There seems to have been an intergradation between big-boned Neanderthals and modern humans, according to the BBC News. “Newly identified remains from Vindija in Croatia, which date to between 42,000 and 28,000 years ago, are more delicate than ‘classic’ Neanderthals,” writes Paul Rincon. Not only that, stone tools found nearby look like those of modern humans. Some scientists are wondering whether the two varieties of humans were interbreeding in the area. See also September 23, May 29 and March 27 headlines about Neanderthals.There’s a lot of variability in the human gene pool, and isolated groups are likely to have accentuated features. Nothing about Neanderthals looks boorish or primitive any more, so it’s time to get off this false concept that has twisted anthropology since the 19th century. We have modern humans more primitive than Neanderthals today, slamming each other in the WWF (don’t dare call these guys ‘delicate’) and ante-Neanderthal music is all the rage in health clubs. Would that we all had Neanderthal bones and skulls, so we could get more work done. The BBC, of course, had to include a shameless plug for their misleading TV series Walking with Cavemen with a photo of a hairy, wild-eyed brute. It’s the same Victorian wishful thinking (see Dec. 18 headline) that wants to see us superior to our ancestors, king of the hill, when in fact early people probably had better physiques and mental capacities on average than we do now, and fewer genetic diseases, too. The joke goes back decades that if you put a Neanderthal in a business suit, gave him a haircut and had him walk down the streets of New York, no one would even notice. They were human, OK? They were not evolving. Get over it.(Visited 14 times, 1 visits today)FacebookTwitterPinterestSave分享0
President Jacob Zuma flanked by veteranSouth African footballers and World Cupambassadors Mark Fish (left) and LucasRadebe, at the Media Opening Lunch atDavos. On the left is the 2010 Fifa WorldCup mascot, Zakumi.(Image: Michael Wuertenberg, WorldEconomic Forum)MEDIA CONTACTS • Vincent MagwenyaPresidential spokesperson+27 72 715 0024• Wolfgang EichlerFifa Media Officer+27 11 567 2010+27 83 2010 [email protected]• Delia FischerFifa Media Officer+27 11 567 2010+27 11 567 2524+27 83 201 [email protected] ARTICLES• Team SA punts country at Davos• Zuma: SA’s most important year• Jacob Zuma on World Aids Day“The South African warmth and hospitality will be experienced by many, as we ensure that the rainbow nation successfully opens its borders to the world, for an African experience of a lifetime,” President Jacob Zuma told delegates at the World Economic Forum Annual Meeting in Davos, Switzerland.This is the full text of his speech on 27 February at the Media Opening Lunch hosted by South Africa with the theme “World Cup 2010 – Before the Kick-off”.Ladies and gentlemen, good day.We are very pleased to join you at this very important forum.We meet at the World Economic Forum during a crucial phase in the global economy, as evidence by the theme “Improve the State of the World: Rethink, Redesign and Rebuild”.The theme signifies that we have to ponder the future of the global economy, and rethink business models, innovation and risk management.Countries and international institutions find that they have to redesign policies and regulations to prevent future crises. It is important for us to be part of this global renewal exercise.We are also here at Davos during an exciting year for South Africa. We will in a few months host the 2010 Fifa World Cup, the biggest event of its kind to have ever taken place in South Africa and in Africa. The tournament offers an opportunity for the world to see and experience Africa in a different way.It is an opportunity to tackle stereotypes and preconceptions about the continent, and explore new frontiers of interaction and cooperation. It is an important milestone in the regeneration of the continent.2010 is also an important year for us, because we will be marking the 20th anniversary of the release of Nelson Mandela from prison, which kick-started dramatic political changes. The decades of the struggle against apartheid by South Africans, supported by Africa and the world, had yielded results.We have achieved a lot since that dramatic day of the 11th of February 1990. South Africa has performed admirably in the economic, political and social spheres. This includes the political transition to a democratic state, the subsequent strengthening of South Africa’s democratic institutions, as well as economic growth.We have built a resilient economy which has been able to survive the global economic crisis, and which is actually beginning to show signs of recovery.We have not been spared the job losses, but we have put plans in place, working together as business, labour and government to ensure that the recovery becomes faster and inclusive.We are making significant improvements in key areas of domestic policy, such as health, education as well as visible, vigorous and effective crime prevention.The country’s transport, energy, telecommunications and social infrastructure are being upgraded and expanded. This is contributing to economic development in the midst of a global recession, while improving conditions for investment. This investment has been made possible by the judicious management of the country’s finances. It is thanks to this approach that we have been able to respond to the first recession of the democratic era without placing undue strain on our public borrowing requirements.Sound macroeconomic policies, an effective regulatory environment, and sustained political and social stability, continue to make South Africa a candidate for even greater and faster economic growth.These are strengths on which we continue to build, identifying opportunities and confronting challenges. We cannot think of any logistical hurdles that cannot be overcome. South Africa is truly ready for business and for football fans from around the globe.We must note also that the country is one of the key players internationally. It has contributed much to the pursuit of global consensus in forums like the G20, at the United Nations, and most recently at the Copenhagen Climate Change Summit.Working together with other emerging economies, South Africa is contributing to building a new international order that offers greater hope and better prospects for the countries of the South. We say boldly that South Africa is ready to welcome the world to Africa, in June-July 2010. We have worked for many years for this exciting tournament.Other than the football games that South Africans will be privileged to be part of, the country’s potential as a destination for business, trade and tourism will be on display during the World Cup tournament.That is why we welcome the opportunity to provide delegates to the WEF 2010 Annual Meeting with a glimpse of what to expect in South Africa in June and July. We hope it will generate much enthusiasm for the World Cup. The beautiful cities of Johannesburg, Cape Town, Durban, Port Elizabeth, Mbombela, Bloemfontein, Kimberley and others await thousands of football fans and tourists.The South African warmth and hospitality will be experienced by many, as we ensure that the rainbow nation successfully opens its borders to the world, for an African experience of a lifetime.We look forward to welcoming you all ahead of the tournament, and also during the event.I thank you.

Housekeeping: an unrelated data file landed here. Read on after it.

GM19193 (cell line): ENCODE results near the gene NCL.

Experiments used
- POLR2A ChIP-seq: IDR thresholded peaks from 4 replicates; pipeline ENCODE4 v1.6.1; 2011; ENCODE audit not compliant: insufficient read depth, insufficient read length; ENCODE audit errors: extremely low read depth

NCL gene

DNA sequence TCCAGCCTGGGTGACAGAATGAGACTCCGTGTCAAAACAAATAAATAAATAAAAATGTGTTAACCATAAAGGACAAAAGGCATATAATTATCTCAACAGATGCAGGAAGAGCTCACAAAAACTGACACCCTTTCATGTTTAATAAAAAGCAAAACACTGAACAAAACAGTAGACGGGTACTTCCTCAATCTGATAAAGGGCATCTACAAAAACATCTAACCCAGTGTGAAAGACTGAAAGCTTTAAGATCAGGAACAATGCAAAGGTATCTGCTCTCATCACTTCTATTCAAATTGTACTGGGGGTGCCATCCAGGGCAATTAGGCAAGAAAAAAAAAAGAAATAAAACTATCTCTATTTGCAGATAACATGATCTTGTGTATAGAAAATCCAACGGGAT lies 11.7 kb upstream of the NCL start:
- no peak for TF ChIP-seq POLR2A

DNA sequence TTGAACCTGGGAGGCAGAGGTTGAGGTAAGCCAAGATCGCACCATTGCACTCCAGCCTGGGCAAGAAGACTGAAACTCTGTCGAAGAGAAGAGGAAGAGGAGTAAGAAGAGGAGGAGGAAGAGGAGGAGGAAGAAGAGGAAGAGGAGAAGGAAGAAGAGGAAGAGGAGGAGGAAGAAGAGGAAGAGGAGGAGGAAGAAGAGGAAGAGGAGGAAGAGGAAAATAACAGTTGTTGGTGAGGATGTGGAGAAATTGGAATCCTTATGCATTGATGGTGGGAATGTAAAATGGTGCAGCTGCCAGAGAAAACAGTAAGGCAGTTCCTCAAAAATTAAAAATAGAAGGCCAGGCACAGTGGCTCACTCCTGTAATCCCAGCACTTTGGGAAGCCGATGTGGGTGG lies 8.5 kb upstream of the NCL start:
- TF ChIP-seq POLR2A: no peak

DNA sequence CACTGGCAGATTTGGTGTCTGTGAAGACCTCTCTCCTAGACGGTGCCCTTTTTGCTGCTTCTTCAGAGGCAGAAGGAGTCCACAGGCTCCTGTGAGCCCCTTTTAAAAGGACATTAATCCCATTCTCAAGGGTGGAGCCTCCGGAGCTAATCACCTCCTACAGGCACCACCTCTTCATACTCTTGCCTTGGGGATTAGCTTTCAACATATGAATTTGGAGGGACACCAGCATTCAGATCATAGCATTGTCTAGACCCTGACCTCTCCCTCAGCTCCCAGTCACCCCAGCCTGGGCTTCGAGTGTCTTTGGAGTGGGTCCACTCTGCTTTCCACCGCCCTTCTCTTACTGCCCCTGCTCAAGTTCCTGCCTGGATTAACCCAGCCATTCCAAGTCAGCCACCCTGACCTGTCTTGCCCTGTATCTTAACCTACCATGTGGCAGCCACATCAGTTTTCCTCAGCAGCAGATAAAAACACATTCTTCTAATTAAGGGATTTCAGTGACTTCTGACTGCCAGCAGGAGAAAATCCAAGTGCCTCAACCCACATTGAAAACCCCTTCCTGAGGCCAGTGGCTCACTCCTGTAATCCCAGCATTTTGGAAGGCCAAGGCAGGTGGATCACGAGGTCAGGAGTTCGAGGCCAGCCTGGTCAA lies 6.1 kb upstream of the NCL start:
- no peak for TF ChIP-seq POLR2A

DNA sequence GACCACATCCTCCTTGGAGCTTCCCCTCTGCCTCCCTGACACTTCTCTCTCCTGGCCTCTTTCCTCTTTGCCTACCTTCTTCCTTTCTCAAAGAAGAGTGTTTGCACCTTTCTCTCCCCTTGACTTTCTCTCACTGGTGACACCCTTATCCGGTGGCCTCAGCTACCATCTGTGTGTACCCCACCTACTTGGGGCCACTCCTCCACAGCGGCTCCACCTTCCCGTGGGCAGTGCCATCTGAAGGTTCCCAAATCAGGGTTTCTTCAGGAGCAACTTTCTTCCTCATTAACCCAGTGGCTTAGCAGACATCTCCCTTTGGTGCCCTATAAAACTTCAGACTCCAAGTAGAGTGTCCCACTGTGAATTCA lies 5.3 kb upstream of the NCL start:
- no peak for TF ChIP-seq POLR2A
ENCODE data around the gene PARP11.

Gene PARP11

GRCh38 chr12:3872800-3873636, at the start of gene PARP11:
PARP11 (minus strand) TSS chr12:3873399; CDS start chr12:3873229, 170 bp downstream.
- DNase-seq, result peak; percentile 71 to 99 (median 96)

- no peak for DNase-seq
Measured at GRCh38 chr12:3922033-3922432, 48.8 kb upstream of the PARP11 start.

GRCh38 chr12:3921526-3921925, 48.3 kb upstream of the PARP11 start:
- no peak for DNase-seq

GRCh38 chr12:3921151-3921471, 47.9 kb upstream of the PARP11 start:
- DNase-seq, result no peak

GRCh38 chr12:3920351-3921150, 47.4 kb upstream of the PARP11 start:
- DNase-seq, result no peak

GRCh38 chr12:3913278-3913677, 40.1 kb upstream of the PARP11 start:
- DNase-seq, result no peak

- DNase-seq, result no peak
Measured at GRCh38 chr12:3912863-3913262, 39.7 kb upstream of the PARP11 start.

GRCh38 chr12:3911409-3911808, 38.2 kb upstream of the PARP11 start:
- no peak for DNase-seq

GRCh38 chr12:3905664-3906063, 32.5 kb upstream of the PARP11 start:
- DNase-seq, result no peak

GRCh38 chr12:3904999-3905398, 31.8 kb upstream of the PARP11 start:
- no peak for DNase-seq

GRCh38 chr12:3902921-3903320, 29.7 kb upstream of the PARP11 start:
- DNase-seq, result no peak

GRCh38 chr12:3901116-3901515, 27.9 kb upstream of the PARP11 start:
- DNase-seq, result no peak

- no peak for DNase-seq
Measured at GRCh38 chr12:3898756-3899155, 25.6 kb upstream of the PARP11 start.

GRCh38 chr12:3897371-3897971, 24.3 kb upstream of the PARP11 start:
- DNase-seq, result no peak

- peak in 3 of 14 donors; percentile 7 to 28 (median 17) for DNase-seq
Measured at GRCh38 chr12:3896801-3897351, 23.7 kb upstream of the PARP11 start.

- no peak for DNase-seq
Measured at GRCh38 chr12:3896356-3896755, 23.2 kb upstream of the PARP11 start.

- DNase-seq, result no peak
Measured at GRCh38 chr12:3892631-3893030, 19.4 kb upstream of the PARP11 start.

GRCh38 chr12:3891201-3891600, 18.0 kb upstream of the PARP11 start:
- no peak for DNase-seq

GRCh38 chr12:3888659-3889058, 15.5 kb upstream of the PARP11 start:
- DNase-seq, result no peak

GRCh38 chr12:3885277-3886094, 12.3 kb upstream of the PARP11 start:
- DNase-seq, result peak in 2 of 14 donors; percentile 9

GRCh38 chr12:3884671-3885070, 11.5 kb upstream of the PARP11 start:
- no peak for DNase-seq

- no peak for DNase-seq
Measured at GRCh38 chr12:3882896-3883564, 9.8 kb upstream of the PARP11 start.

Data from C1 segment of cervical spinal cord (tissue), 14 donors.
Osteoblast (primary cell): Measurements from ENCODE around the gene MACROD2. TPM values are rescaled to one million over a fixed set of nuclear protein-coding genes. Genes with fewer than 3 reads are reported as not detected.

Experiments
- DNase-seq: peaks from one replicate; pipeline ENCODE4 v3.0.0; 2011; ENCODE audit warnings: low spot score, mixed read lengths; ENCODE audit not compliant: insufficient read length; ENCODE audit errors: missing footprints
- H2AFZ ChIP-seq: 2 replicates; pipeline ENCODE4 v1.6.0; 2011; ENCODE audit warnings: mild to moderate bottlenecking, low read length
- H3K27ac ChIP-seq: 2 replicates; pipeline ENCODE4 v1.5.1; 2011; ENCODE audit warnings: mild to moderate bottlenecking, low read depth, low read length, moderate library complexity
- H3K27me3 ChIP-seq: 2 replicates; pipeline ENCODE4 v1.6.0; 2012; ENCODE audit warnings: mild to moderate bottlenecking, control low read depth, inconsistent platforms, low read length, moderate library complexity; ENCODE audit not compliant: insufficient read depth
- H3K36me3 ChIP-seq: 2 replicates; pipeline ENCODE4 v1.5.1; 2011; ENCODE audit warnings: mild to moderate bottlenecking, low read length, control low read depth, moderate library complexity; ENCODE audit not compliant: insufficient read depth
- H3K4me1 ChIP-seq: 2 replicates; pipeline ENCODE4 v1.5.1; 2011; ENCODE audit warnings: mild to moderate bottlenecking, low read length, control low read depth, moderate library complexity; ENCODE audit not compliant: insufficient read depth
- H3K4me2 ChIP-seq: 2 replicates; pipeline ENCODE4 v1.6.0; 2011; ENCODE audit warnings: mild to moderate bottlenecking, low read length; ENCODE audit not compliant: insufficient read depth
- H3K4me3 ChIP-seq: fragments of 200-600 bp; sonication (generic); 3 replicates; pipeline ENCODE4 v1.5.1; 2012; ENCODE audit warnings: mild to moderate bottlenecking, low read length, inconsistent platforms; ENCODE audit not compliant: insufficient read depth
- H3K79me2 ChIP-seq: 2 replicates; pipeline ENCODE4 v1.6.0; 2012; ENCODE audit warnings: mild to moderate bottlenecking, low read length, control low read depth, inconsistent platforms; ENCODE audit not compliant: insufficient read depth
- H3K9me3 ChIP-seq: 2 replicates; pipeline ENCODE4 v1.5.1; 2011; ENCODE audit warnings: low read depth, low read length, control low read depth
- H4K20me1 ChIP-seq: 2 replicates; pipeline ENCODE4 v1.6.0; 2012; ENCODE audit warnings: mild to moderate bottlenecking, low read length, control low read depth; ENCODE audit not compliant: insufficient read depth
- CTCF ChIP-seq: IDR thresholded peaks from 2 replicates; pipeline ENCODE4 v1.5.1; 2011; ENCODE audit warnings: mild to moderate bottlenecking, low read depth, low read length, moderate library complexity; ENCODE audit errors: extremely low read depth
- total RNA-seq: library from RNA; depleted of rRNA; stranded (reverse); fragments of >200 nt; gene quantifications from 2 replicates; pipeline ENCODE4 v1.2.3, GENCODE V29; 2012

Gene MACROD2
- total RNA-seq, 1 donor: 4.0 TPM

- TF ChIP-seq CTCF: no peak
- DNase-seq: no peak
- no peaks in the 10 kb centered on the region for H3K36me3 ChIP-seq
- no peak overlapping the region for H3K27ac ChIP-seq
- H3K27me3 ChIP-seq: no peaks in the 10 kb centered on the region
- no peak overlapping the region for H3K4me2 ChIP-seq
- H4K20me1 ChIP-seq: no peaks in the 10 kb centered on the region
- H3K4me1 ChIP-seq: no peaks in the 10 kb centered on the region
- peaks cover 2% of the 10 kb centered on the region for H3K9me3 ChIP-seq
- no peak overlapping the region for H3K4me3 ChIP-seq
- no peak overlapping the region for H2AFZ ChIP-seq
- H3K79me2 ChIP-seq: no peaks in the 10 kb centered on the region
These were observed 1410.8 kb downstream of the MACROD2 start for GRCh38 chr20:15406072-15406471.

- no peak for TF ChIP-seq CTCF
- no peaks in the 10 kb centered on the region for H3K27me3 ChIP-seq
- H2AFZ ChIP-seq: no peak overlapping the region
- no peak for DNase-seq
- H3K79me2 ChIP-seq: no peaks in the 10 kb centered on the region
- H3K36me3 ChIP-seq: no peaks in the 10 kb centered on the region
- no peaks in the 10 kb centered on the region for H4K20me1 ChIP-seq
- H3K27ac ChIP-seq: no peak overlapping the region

Share Facebook Twitter Google + LinkedIn Pinterest The crew of Ohio’s Country Journal and Ohio Ag Net found a familiar tune in the hum of many attendees at the 2017 Commodity Classic. Watch the fun video below:
After launching DDoS attacks on companies that denied service to Wikileaks, hacker collective Anonymous turned its attention to oppressive regimes, including Zimbabwe, Tunisia and Egypt, shutting down some government websites in those countries. Now, someone seems to have targeted Yemen in advance of February 3rd’s “day of rage.” Whether it was Anonymous or not – we are not finding anyone claiming responsibility – the sites are indisputably down. Among the websites targeted are the Yemeni Ministry of Information, the tax office and that of Yemen’s long-serving president, Ali Abdullah Saleh, all of which are down. In fact, many of the official Yemeni government sites, those based on gov.ye, seem down right now, including:aden.gov.yelegalaffairs.gov.yenatec.gov.yeparliament.gov.yeMany others, however, such as the customs and agricultural sites, are still accessible. Other sources: Valleywag Tags:#Government#international#web curt hopkins 8 Best WordPress Hosting Solutions on the Market A Web Developer’s New Best Friend is the AI Wai… Top Reasons to Go With Managed WordPress Hosting Related Posts Why Tech Companies Need Simpler Terms of Servic…